It’s already a week since the nation was struck by the shocking murder of young Yeshna Rughoobin. While everyone was still unable to digest this massacre, and the question of ‘how could that be possible?’ was still haunting people, a new revenge story made it to the newspaper headlines. This time, the victim was still alive but he had his wrists chopped! Has the desire to settle accounts become the mantra of our youth?
All hell is breaking loose in paradise island where not only death is lurking around but other assaults are being witnessed; young students are even attacking teachers. Gone are the days when students would sulk in a corner when told off by teachers! Now, their opinions and disapproval are made loud and clear, sometimes even through punches and other violent behaviour. While most of us are still finding these hard to accept, the more unsettling question that crops up is whether the worse is yet to come. While it looks like we are facing two rather different predicaments, a closer look at them indicates that there is one common factor: intolerance from the offenders.
Let us begin with the less serious offence; the law prevents teachers from inflicting corporal punishment on students and it is justified to a large extent. However, how do we react to the reverse case, where students are the ones displaying physical violence? Perhaps, it is about time that the laws are reviewed as we may have spoken about and reflected upon children’s rights and how children are the very essence of innocence but there is more of ruthlessness being witnessed from their part lately. As far as the merciless killing and attacks are concerned, should we not ponder over the reintroduction of death penalty? Every human being undoubtedly has the right to live and that is why criminals are given a second chance. We should however bear in mind that the lost souls were given none. It takes just a few words to claim that we are all brothers and sisters but takes a lot of guts to defy it through killing. Lately, such cases are not gutsy ones but have become a common scene. I believe that the idea of revising the laws for serious murder cases should not be discarded if we do not want our people to be used to seeing merciless killing headlines in the newspapers.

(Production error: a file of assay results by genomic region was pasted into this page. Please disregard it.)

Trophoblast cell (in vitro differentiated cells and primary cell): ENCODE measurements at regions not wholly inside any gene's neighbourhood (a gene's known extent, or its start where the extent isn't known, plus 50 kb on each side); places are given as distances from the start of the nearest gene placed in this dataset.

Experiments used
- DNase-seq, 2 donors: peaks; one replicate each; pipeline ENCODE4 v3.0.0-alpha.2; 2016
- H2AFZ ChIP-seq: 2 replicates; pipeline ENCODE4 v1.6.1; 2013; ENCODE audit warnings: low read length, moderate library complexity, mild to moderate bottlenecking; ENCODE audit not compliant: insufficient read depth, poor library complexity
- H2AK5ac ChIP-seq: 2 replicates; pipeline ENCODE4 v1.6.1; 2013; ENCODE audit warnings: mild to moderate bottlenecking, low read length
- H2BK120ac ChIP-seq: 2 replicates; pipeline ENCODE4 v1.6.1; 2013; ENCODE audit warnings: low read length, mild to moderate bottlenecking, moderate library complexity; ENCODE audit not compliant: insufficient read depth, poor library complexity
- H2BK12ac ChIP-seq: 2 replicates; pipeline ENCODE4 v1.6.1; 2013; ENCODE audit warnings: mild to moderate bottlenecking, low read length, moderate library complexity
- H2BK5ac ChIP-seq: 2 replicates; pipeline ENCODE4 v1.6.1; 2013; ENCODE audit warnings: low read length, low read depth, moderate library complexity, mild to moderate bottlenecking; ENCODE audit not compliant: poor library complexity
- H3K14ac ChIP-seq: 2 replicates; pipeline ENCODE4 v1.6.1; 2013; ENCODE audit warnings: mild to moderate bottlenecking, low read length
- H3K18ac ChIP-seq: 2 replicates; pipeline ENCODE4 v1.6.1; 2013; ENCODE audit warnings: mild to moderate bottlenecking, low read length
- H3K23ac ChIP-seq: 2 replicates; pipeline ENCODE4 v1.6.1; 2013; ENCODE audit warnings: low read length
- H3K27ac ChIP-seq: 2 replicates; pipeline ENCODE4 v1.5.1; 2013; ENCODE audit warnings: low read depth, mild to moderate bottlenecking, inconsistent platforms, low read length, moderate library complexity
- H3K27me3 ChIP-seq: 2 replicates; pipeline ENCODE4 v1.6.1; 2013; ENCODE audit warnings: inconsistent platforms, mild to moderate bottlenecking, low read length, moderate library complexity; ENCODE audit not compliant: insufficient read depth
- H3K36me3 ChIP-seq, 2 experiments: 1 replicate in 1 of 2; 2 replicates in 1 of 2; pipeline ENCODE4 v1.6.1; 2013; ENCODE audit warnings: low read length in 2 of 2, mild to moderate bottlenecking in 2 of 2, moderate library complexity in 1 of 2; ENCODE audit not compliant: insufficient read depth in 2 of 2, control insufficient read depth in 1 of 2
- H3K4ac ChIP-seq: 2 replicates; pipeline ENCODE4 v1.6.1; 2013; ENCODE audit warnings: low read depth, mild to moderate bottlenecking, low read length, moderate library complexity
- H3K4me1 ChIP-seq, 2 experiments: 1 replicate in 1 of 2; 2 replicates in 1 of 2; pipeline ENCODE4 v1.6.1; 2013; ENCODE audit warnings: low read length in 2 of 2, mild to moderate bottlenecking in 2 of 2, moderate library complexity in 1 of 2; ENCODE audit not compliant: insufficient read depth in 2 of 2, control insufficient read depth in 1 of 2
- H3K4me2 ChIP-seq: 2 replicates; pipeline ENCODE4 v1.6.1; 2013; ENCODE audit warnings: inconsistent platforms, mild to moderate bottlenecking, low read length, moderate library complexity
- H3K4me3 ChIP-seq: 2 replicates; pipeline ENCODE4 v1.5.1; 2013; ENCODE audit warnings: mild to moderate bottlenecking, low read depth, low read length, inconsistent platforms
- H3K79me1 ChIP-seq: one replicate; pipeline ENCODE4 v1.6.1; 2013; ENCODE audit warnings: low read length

Aspiring for a world without crime is certainly far-fetched but hoping for a world where life is valued is legitimised. Intolerance is gradually infiltrating the mind of young wrong doers and it seems to have begun with a punch, has paved the way to pitiless stabbing and we now wonder where lies the end and what awaits us there!